Written in C#, Unity

SPOOKULELE is an Action-Adventure game set in New Orleans. You play as two Reapers, Spooky and Haru, who use their musical abilities to fight ghosts haunting the city.

Spookulele Website

As director, I organized and architected the fundamental code for SPOOKULELE’s combat engine.

I implemented:

  • An Unreal-inspired Gameplay Framework system in Unity (Pawns & Controllers)
  • A robust character class every player and enemy inherits from with Devil-May-Cry-inspired simulated physics and hit-reactions
  • An extensive state machine for the player characters that seamlessly cancels between attacks, movement options, and spellcasts
  • An input buffering system with designer-customizable buffer priorities (ie: prioritizes note inputs above jump inputs)
  • Attack system with customizable frame data and hit reactions (see more in tools section)
  • An in-engine root motion editor for tuning attack displacements that remains stable at variable frame-rates

Unreal Gameplay Framework in Unity

SPOOKULELE was created in Unity due to team experience and platform constraints. However, we had many design needs that were complemented by Unreal’s Actor-Controller framework, most notably the seamless switching between two protagonists. To support this, I did extensive research on how Unreal structured the Game Framework and utilized my own Unreal experience to recreate the Game Framework in Unity C#.

For example, here is what the APawn class looks like:

public abstract class APawn : AActor
    [ShowInInspector, ReadOnly] public List<APawnController> ControllerSuitors { get; private set; }
    [ShowInInspector, ReadOnly] public APawnController CurrentController => ControllerSuitors?.FirstOrDefault();

    public void AddController(APawnController newController)

    public void RemoveController(APawnController controller)

Pawns and Controllers have clear, separate responsibilities. For any entity, the APawn class defines the capabilities of that entity, or what it can do, whereas one of multiple AController classes will define what it wants to do.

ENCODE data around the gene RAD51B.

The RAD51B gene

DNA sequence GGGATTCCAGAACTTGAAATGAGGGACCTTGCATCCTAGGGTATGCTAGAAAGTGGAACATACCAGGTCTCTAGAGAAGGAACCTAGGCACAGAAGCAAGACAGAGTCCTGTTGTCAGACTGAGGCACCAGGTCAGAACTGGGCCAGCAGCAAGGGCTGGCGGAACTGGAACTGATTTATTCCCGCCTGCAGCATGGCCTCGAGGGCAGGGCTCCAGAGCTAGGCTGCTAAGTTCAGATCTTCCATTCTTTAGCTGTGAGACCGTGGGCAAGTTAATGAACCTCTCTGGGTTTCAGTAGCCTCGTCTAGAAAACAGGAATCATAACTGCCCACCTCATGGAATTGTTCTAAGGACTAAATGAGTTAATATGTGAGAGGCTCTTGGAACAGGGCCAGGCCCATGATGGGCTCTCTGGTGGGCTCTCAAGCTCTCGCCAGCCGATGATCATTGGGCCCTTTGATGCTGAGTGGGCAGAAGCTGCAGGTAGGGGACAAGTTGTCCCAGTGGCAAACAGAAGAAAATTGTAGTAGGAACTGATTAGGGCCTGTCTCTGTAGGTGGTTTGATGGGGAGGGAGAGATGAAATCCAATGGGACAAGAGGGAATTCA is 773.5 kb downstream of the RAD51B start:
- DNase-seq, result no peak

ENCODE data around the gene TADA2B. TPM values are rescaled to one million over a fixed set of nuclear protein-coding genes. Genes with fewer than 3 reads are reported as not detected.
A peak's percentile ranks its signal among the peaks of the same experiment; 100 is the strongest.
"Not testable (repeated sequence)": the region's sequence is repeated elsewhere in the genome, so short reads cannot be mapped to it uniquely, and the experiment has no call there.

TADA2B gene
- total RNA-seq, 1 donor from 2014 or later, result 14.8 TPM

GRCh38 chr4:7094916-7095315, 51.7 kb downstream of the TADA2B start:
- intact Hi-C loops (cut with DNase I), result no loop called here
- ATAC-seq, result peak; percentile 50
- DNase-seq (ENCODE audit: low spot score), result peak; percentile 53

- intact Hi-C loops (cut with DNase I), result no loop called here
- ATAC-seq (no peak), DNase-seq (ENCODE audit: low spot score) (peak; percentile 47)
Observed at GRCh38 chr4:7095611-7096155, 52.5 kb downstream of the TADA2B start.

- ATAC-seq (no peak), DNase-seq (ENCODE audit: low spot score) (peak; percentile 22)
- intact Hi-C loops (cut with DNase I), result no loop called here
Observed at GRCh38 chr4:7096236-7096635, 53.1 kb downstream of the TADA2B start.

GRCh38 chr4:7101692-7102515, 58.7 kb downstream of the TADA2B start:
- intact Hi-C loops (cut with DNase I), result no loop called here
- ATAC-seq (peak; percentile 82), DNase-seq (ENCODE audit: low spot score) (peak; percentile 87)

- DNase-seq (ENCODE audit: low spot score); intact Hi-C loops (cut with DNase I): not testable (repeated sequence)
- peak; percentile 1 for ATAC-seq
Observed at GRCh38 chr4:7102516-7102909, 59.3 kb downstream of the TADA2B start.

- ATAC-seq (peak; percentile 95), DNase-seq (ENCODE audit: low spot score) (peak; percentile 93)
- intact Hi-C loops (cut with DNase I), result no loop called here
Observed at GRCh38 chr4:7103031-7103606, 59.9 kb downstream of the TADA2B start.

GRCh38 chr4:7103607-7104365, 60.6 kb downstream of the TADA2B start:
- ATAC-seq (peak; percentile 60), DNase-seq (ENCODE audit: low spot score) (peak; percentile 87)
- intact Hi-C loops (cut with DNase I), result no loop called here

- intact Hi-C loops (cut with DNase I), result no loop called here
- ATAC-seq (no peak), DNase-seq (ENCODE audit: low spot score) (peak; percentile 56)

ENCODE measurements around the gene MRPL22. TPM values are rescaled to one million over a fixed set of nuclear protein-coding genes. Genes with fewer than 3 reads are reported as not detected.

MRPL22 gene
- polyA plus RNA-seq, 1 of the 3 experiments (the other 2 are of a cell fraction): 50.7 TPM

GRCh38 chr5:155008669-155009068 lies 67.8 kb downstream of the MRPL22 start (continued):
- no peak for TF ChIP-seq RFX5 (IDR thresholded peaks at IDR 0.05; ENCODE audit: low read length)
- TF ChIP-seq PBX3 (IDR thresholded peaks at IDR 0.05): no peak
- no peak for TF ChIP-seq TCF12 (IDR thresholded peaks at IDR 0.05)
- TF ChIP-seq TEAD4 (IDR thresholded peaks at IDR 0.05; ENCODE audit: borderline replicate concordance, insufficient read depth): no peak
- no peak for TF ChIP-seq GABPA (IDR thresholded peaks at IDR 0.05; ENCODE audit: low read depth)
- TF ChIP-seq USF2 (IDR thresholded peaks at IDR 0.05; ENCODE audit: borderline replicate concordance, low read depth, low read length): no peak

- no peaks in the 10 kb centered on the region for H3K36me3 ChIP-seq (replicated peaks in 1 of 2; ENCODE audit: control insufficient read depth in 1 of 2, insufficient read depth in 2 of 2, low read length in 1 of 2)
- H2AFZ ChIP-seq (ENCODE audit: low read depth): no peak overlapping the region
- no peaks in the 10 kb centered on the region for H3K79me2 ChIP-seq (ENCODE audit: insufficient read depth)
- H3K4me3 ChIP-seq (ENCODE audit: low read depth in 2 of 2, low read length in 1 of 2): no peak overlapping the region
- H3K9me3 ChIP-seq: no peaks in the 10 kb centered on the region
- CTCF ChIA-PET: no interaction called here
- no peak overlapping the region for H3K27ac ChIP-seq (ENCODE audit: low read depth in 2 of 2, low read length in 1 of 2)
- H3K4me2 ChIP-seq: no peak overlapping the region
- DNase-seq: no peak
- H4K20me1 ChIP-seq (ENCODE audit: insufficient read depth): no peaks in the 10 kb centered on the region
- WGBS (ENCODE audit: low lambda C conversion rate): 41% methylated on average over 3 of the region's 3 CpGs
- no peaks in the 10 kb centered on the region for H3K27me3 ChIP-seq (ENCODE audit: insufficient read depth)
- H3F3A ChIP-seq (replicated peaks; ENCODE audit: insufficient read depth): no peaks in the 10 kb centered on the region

In the case of the player characters, the switch function looked like this:


Enemy Hit Reactions

The enemies in SPOOKULELE have several exploitable hit-reactions that needed to be supported. I authored the hit-reaction system and upkept it extensively during production.

Enemies can be:

  • Damaged
  • Staggered
  • Knocked back
  • Knocked up into the air
  • (when midair) Knocked downward
  • Toppled (Knocked prone)

This was handled with a state machine that specifically designated which states could transition to which other states based on an enemy’s weight class. For example, light enemies (the most common enemy type) could be knocked up and toppled, whereas heavy enemies could only be toppled. Attacks that deal knock-up hit effects have no effect on heavy enemies.

Here’s a peek at the State Machine initializer from the ALightEnemy class I wrote:

protected override void InitializeStateMachineTransitions()

    CharacterStateMachine.AddTransition(_staggerState, _aerialStaggerState, () => _staggerVelocity.y > 0f)
        .RegisterOnTransitionCallback(() => Animator.CrossFade("KnockUp", .02f, 0, 0));
    CharacterStateMachine.AddTransition(_aerialStaggerState, _toppledState, () => (_staggerVelocity.y < -1f && IsGrounded));
    CharacterStateMachine.AddTransition(_aerialStaggerState, _aerialStaggerState, () => _staggerTriggered)
        .RegisterOnTransitionCallback(() => Animator.CrossFade("KnockUp", .02f, 0, 0.15f));

    CharacterStateMachine.AddTransition(_staggerState, _toppledState, () => IsGrounded && _staggerVelocity.y < 0f, 1);
    CharacterStateMachine.AddTransition(_toppledState, _toppledState, () => _staggerTriggered);

Spellcasting & Player State Machine

In SPOOKULELE, the player casts spells by playing notes to access a requisite spell first. Note-playing counts as it’s own action that can double as a special attack if used during a basic attack combo or a parry otherwise. I authored this system and implemented note-playing and spell-casting into the player state machine.

Here is an example of a scripted state transition in SPOOKULELE:

    () => TriggerPlayNote && AerialSpecialState.InCancellable());

What this transition is expressing is: if performing a special attack in the air, transition to playing a note if the player has buffered a note-playing input and they are currently in cancellable frames.